- Stand in front of a chair or counter or other solid surface. You need to have something sturdy to hold on to in case you lose your balance.
- Lift up your unaffected leg, so you're standing on your knee replacement leg.
- Work your way up to balancing on this leg for 30 seconds, without holding on to anything.
- Once you've perfected this, do this same move and close your eyes. This further challenges your balance, so make sure you have something sturdy to hold on to as needed.
- Work your way up to 30 seconds.
4. Calf Raise
Strengthening your calf muscle is an important part in helping your walk normally, as well as doing activities like going up and down the stairs.
- Stand in front of a chair or other sturdy surface.
- Hold on to the surface and, keeping your weight evenly distributed between both legs, lift your heels up.
- Repeat 20 calf raises for 2 sets.
- Once this feels easy, do single-leg calf raises on the knee replacement side.
5. Glute Bridge
In addition to the muscles that support your knee, you must also strengthen your hip muscles. This exercise requires you to lie down with your knees bent. If your range of motion isn't at the point where you can do this, continue to work on improving your movement before you do this exercise.
- Lie on your back with your knees bent and pointing upward and your feet shoulder-width apart.
- Squeeze your glutes and raise your hips off the floor until your body is in a straight line from knees to hips to shoulders.
- Hold at the top and squeeze your glutes for 5 seconds.
- Return to the starting position on the floor.
- Repeat for 2 sets of 10.
There are also a few other exercises you can do to help your mobility.
Bend and Straighten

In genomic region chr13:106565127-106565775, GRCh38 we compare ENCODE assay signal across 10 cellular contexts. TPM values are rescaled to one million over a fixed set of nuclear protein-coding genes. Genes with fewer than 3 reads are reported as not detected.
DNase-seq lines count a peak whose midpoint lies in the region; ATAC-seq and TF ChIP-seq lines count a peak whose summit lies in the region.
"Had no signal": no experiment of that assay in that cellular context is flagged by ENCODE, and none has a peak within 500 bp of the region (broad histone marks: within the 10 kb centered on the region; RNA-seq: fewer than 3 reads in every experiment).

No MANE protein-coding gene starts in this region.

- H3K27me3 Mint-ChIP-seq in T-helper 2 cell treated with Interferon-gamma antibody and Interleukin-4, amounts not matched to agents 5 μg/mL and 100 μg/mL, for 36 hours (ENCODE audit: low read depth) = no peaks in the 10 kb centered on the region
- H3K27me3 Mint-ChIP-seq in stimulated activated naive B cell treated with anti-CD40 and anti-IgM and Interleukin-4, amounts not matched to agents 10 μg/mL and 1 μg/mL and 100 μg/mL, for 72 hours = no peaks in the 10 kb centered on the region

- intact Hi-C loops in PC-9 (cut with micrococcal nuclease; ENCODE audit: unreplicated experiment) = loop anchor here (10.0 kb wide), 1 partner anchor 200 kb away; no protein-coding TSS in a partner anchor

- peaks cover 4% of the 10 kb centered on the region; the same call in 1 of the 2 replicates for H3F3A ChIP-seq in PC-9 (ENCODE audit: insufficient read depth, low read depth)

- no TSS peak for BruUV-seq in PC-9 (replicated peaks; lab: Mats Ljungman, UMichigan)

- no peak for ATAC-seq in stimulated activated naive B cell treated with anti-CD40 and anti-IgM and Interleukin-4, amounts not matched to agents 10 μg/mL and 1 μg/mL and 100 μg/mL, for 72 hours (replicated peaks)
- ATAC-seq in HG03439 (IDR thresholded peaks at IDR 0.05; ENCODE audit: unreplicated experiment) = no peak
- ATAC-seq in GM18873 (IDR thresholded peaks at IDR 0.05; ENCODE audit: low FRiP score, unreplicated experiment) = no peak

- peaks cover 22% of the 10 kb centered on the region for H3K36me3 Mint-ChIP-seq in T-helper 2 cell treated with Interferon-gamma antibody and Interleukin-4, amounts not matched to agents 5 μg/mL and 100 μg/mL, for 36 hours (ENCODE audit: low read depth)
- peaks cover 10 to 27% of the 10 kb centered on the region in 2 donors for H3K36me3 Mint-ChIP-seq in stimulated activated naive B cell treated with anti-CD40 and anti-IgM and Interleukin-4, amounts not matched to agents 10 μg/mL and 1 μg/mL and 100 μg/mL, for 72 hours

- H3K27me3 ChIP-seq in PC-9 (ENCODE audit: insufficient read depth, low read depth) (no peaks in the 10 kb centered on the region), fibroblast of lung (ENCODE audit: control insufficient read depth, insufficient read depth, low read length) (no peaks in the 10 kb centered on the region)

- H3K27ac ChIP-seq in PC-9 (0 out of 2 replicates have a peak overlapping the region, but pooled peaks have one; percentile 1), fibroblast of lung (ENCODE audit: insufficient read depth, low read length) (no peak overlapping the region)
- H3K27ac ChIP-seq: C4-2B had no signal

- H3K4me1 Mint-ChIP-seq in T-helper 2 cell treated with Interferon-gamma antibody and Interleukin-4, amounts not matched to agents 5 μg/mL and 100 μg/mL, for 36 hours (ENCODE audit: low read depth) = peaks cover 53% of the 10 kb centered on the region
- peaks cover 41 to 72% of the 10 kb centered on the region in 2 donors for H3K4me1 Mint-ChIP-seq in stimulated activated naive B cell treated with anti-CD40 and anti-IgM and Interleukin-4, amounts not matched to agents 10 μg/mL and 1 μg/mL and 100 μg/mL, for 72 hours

Early exercise focus on flexing the joint and coordinating the supportive muscles. Slowly bending your knee while lying in a bed or siting in a chair gets the joint used to movement. Hold the bend for a few seconds and make the entire movement fluid.
Walk and Climb Stairs
Practice walking and climbing stairs with the help of a walker or crutches. It's helpful to have someone with you in the early stages in case you fall. Support your weight evenly and use the walker or crutches until you're no longer putting weight on them.
At this stage, you can switch to using a single crutch or cane on the opposite side from the replaced knee, but stand up straight and try not to favor the new knee. Once you are no longer putting weight on the crutch or cane, you can begin walking unassisted.
Ankle Weights and Resistance Bands
Once you're able to walk short distances unassisted, it's important to regain the strength in your leg muscles with resistance exercises. You can do the early rehab exercises with light ankle weights or resistance bands, and you can ride a stationary bike at varying degrees of resistance to strengthen your muscles and work on your range of motion at the same time.
There are plenty of other activities you can do after a knee replacement, including swimming, golfing, driving, light hiking, dancing and Pilates. Start slowly, listen to your body and stop any activity that causes pain or discomfort.
Best Gym Machines to Use After Knee Replacement
The best exercise machine for knee rehabilitation after surgery will increase range of motion and improve strength. The American Academy of Orthopedic Surgeons (AAOS) recommends exercising for 20 to 30 minutes, two to three times a day, and walking for 30 minutes to regain your strength and mobility after surgery.
The stationary bike is a great post-knee-replacement exercise machine, as it improves range of motion, flexibility and blood flow. The AAOS says to raise the seat of the bike so the bottom of your foot just touches the pedal.
Pedal backward at first, doing partial revolutions, then progress to full revolutions. Once you can pedal backward easily, start pedaling forward. Then add resistance four to six weeks post-surgery. Aim for 10 to 15 minutes twice a day and build your way up to 20 to 30 minutes, three to four times a week, on the bike.
The leg press after knee replacements is another exercise machine that can help you regain strength and function. UW Health recommends the supine leg press with minimal weight (20 to 40 pounds), progressing to more weight as tolerated.